Tuesday’s five-state primary/runoff extravaganza produced plenty of drama, several close races, and a few surprises — especially in Alaska’s Republican U.S. Senate primary, where former judge Joe Miller, endorsed by Sarah Palin and fueled by the Tea Party Express, ran slightly ahead of incumbent Lisa Murkowski despite being heavily outspent.
With absentee and provisional ballots still pending, Miller leads by 1668 votes. His campaign appears to have benefitted a great deal from turnout patterns affected by an anti-abortion ballot initiative. If she ultimately loses the GOP nomination, Murkowski could possibly run as the candidate of the Libertarian Party, giving Democrat Scott McAdams a chance.
In a less dramatic outcome, in Arizona, John McCain easily brushed off J.D. Hayworth’s once-fearsome challenge, and Gov. Jan Brewer (R) won with little trouble. GOP House primaries in AZ were a bit more turbulent. In AZ-3, Ben Quayle, son of yes-that-Quayle, overcame involvement in an off-color internet site to win an open seat nomination over a crowded field. In AZ-8, represented by Democrat Gabby Giffords, the GOP primary was won by Tea Party favorite Jesse Kelly over front-runner Jonathan Paton in a mild upset.
In Oklahoma, two Republican congressional runoffs were held. In OK-2, veterinarian Charles Thompson won a low-profile primary to face Blue Dog Democrat Dan Boren. The national GOP will now decide whether to give Thompson a lift by making this a targeted race. In OK-5, church camp director James Lankford won a surprisingly large win over Club for Growth candidate Kevin Calvey (who appears to have gone too negative) for an open Republican seat.
In Vermont, the Democratic gubernatorial contest seems to be ending as it began: close and civil. Final but unofficial returns showed state senate president pro tem Peter Shumlin edging former Lt. Gov. Doug Racine and Secretary of State Deb Markowitz for the right to take on Lt. Gov. Brian Dubie (R). There’s a chance of a recount, but the candidates have already had a unity rally.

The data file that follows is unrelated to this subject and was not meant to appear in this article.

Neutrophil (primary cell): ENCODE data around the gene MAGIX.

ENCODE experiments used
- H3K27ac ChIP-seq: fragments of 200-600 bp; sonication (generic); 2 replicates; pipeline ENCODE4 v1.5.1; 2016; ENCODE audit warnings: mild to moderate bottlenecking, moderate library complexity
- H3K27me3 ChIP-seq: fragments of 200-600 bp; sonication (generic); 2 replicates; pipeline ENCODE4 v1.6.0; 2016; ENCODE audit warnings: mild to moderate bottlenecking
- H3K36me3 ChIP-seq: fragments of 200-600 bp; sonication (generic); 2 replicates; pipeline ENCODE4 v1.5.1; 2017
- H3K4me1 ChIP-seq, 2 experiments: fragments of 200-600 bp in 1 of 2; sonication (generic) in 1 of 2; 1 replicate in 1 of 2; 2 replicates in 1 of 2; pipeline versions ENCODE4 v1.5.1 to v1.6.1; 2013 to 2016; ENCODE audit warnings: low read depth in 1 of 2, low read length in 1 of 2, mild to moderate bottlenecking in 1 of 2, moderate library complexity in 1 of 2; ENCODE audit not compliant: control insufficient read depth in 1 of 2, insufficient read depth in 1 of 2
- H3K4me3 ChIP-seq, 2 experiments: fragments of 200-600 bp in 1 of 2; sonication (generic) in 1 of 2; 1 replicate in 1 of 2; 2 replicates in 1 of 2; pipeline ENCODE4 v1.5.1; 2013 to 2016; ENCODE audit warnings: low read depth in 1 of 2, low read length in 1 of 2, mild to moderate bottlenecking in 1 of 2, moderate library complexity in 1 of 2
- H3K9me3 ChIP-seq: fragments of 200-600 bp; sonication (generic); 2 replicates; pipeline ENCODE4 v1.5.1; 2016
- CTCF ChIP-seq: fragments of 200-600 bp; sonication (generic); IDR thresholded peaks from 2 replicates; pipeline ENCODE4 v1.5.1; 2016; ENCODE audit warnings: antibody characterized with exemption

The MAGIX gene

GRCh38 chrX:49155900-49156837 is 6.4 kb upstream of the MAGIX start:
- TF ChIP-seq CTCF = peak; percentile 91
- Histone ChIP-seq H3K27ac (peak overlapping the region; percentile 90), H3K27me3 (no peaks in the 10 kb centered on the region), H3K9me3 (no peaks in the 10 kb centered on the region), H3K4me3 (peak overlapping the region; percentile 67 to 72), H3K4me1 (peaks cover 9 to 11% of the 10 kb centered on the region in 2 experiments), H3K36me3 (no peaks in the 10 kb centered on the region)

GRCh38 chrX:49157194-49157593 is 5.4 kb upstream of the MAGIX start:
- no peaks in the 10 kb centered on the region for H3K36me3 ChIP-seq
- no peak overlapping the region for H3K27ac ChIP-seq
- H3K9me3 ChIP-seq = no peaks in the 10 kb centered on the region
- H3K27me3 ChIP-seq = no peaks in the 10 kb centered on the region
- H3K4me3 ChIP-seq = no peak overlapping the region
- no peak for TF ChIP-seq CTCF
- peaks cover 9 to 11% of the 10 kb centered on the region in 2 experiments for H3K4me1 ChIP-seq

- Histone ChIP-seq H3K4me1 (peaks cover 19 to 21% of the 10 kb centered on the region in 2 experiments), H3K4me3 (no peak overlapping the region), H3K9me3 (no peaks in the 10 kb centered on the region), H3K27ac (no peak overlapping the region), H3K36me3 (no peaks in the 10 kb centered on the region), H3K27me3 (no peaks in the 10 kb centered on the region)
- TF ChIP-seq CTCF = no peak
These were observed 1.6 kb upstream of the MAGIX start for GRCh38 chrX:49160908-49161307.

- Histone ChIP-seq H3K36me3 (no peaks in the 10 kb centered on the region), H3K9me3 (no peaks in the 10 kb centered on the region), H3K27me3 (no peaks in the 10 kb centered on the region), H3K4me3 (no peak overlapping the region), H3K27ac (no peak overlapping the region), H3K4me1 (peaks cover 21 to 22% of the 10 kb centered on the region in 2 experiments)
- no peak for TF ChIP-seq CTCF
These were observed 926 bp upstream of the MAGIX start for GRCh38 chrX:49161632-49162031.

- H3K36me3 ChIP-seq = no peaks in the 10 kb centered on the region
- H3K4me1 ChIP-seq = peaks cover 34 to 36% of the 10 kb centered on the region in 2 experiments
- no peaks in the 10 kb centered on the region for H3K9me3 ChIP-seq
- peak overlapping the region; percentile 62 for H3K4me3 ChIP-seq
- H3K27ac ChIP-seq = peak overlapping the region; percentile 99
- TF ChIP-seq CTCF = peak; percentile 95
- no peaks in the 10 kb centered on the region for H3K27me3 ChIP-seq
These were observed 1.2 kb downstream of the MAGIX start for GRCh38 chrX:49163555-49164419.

There wasn’t much civility down in Florida, however, where the Republican gubernatorial primary was won by wealthy “conservative outsider” Rick Scott, who will carry his extensive baggage into a three-way general election battle with Democrat Alex Sink and independent Bud Chiles.
Scott’s bitterly disappointed opponent, Attorney General Bill McCollum, has suggested he might endorse Sink. Meanwhile, Scott’s Democratic doppelganger, billionaire investor Jeff Greene, did not do so well in the Senate primary; congressman Kendrick Meek beat him easily. (Over at pollster.com, Mark Blumenthal has a good analysis of the challenges Meek will face in the general election).
In highly competitive FL House primaries, 2nd district Blue Dog Alan Boyd narrowly turned back a surprisingly strong challenge from state senate minority leader Al Lawson. 8th district Democrat Alan Grayson, who’s painted a bullseye on his own back with chronic conservative-baiting comments, will face former state senator majority leader Daniel Webster (R). And another vulnerable Democrat, 24th district congresswoman Susan Kosmas, will face state legislator Sandy Adams, who won a fractious primary dominated by fights between Karen Diebel and Craig Miller.
On Saturday, Louisiana will hold its congressional primary, with three Republicans battling for the 3rd district nomination, an open seat being vacated by Democrat Charlie Melancon, who is running for the Senate. In the 2nd district, four Democrats are fighting for the chance to take on one of the most vulnerable Republican incumbents in the House, Joseph Cao.
Meanwhile, also on Saturday, West Virginia is holding its special Senate primary, with Gov. Joe Manchin sure to win the Democratic nod in this sleepy contest, and the late Robert Byrd’s 2008 opponent, John Raese, likely to win the Republican nomination.
We’ll then have a brief break in the primary calendar until September 14, when no less than seven states, plus the District of Columbia, hold their nominating contests.